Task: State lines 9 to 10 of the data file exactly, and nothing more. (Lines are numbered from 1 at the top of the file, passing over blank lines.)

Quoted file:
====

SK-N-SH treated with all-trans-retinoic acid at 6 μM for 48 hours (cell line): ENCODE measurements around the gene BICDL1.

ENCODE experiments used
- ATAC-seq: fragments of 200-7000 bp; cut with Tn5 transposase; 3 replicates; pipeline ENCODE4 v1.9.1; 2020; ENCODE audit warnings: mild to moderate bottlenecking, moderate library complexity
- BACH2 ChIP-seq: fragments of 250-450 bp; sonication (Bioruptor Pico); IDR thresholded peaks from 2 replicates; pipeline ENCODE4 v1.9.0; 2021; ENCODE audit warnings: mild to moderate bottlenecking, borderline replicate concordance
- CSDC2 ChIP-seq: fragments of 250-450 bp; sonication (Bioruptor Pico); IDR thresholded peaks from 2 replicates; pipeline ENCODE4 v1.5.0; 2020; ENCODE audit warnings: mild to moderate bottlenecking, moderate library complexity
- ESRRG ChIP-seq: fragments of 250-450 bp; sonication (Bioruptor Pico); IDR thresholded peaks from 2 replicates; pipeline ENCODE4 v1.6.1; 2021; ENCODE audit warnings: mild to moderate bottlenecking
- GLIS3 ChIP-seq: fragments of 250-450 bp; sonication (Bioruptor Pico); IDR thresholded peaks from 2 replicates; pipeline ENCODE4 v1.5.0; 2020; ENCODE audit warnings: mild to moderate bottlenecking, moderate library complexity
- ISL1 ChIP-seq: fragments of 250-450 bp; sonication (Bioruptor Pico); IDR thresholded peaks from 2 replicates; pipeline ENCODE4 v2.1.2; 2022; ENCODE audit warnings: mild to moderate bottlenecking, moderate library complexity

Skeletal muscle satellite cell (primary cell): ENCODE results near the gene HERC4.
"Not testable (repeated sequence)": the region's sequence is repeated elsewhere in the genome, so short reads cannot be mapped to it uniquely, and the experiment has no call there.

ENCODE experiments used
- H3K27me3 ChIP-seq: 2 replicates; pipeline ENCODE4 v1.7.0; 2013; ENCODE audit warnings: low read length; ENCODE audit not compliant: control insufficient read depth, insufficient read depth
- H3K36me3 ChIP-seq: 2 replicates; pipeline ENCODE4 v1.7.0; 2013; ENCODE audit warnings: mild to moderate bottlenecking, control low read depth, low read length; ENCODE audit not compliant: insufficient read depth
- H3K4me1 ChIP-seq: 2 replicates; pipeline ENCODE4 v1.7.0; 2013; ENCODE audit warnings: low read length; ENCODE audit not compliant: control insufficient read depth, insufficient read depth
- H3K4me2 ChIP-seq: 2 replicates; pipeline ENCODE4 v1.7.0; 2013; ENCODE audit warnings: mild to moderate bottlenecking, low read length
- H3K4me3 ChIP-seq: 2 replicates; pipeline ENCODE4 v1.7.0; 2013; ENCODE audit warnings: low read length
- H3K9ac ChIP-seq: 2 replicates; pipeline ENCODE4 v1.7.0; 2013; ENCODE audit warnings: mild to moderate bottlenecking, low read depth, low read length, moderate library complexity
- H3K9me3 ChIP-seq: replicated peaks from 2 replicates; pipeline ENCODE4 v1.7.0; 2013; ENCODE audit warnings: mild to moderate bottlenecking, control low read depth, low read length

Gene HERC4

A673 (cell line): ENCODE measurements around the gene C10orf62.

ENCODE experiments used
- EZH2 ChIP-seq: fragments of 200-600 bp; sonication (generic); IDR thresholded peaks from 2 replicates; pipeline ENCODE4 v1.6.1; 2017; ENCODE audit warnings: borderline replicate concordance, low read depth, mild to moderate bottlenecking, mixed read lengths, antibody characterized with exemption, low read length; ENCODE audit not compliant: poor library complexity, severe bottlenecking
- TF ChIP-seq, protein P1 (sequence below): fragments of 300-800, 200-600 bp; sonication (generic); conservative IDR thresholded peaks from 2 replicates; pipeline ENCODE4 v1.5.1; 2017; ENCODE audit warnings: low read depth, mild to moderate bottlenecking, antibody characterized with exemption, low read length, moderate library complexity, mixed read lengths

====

Skeletal muscle satellite cell (primary cell): ENCODE results near the gene HERC4.
"Not testable (repeated sequence)": the region's sequence is repeated elsewhere in the genome, so short reads cannot be mapped to it uniquely, and the experiment has no call there.